- Family history – When closely related family members have been diagnosed, personal risk may elevate. This is especially so when inherited genetic syndromes are noted.
Why It’s So Hard to Detect Early
There are a number of challenges involved in diagnosing pancreatic cancer in its earliest stages. The location of the pancreas deep within the body is the first. Tumors cannot be felt or seen during routine health exams. Symptoms are also generally non-existent in earlier stages, complicating matters even more. In most cases, pancreatic cancer is not detected until it has spread to other organs.
With no widely used or accepted early screening procedure available for this form of cancer, such as those used for prostate and breast cancers, it is especially important for people to know their personal risk factors. People who are at high risk may find tests, such as endoscopic ultrasounds, helpful in early detection.
As researchers continue to seek new ways to improve the pancreatic cancer survival rate, organizations battling this disease are working to raise awareness, as well. Understanding personal risks can empower people to take steps that may lower their chances of developing this often fatal form of cancer as pancreatic cancer research continues toward a cure.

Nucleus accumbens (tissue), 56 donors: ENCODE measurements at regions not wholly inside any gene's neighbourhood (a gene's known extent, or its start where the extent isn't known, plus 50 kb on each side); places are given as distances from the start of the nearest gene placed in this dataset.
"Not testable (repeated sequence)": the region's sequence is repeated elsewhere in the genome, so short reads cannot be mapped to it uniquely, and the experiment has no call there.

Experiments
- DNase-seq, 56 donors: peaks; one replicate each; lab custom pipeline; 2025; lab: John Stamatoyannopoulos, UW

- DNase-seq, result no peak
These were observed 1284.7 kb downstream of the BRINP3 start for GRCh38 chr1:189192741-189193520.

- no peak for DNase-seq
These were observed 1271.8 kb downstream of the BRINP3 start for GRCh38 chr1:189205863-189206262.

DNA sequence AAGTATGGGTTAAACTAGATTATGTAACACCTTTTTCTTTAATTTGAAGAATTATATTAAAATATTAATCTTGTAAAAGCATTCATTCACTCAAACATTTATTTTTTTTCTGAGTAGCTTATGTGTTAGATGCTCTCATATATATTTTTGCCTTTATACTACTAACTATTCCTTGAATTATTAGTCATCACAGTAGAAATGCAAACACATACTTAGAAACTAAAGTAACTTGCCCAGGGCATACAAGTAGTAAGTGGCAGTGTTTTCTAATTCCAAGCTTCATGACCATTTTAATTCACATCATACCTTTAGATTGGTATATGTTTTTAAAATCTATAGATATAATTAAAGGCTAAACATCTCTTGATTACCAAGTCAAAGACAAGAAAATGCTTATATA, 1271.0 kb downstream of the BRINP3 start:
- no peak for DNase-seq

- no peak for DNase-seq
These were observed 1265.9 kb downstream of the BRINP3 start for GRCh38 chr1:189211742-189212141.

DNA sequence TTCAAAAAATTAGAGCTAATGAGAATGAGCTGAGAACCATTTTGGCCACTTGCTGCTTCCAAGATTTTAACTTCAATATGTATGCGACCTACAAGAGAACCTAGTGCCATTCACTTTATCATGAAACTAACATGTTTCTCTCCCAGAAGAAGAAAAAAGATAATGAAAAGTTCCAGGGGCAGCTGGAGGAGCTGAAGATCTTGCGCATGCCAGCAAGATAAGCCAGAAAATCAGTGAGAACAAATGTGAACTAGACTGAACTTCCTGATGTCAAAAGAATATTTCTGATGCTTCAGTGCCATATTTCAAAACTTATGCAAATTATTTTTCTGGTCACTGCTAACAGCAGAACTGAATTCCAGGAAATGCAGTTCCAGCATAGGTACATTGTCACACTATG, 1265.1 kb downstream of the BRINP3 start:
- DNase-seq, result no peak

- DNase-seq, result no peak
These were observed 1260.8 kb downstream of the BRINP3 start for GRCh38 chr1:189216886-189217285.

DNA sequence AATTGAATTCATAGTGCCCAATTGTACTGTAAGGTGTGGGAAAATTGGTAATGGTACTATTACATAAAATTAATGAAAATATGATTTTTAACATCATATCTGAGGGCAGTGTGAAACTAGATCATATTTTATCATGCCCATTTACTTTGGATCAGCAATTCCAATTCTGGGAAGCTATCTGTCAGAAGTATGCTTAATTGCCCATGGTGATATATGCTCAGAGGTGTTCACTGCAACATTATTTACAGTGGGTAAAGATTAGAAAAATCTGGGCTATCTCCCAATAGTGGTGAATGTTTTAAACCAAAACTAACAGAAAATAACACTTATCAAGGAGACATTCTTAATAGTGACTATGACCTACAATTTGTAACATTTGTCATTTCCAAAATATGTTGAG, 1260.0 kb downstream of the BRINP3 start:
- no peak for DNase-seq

At the Sandler-Kenner Foundation, we strongly believe that these statistics are unacceptable; and we are committed to helping change the landscape of pancreatic cancer research. But we can’t do it without your support. We ask that you join with us to affect real change and offer hope for those who have been diagnosed – and will be diagnosed – with pancreatic cancer.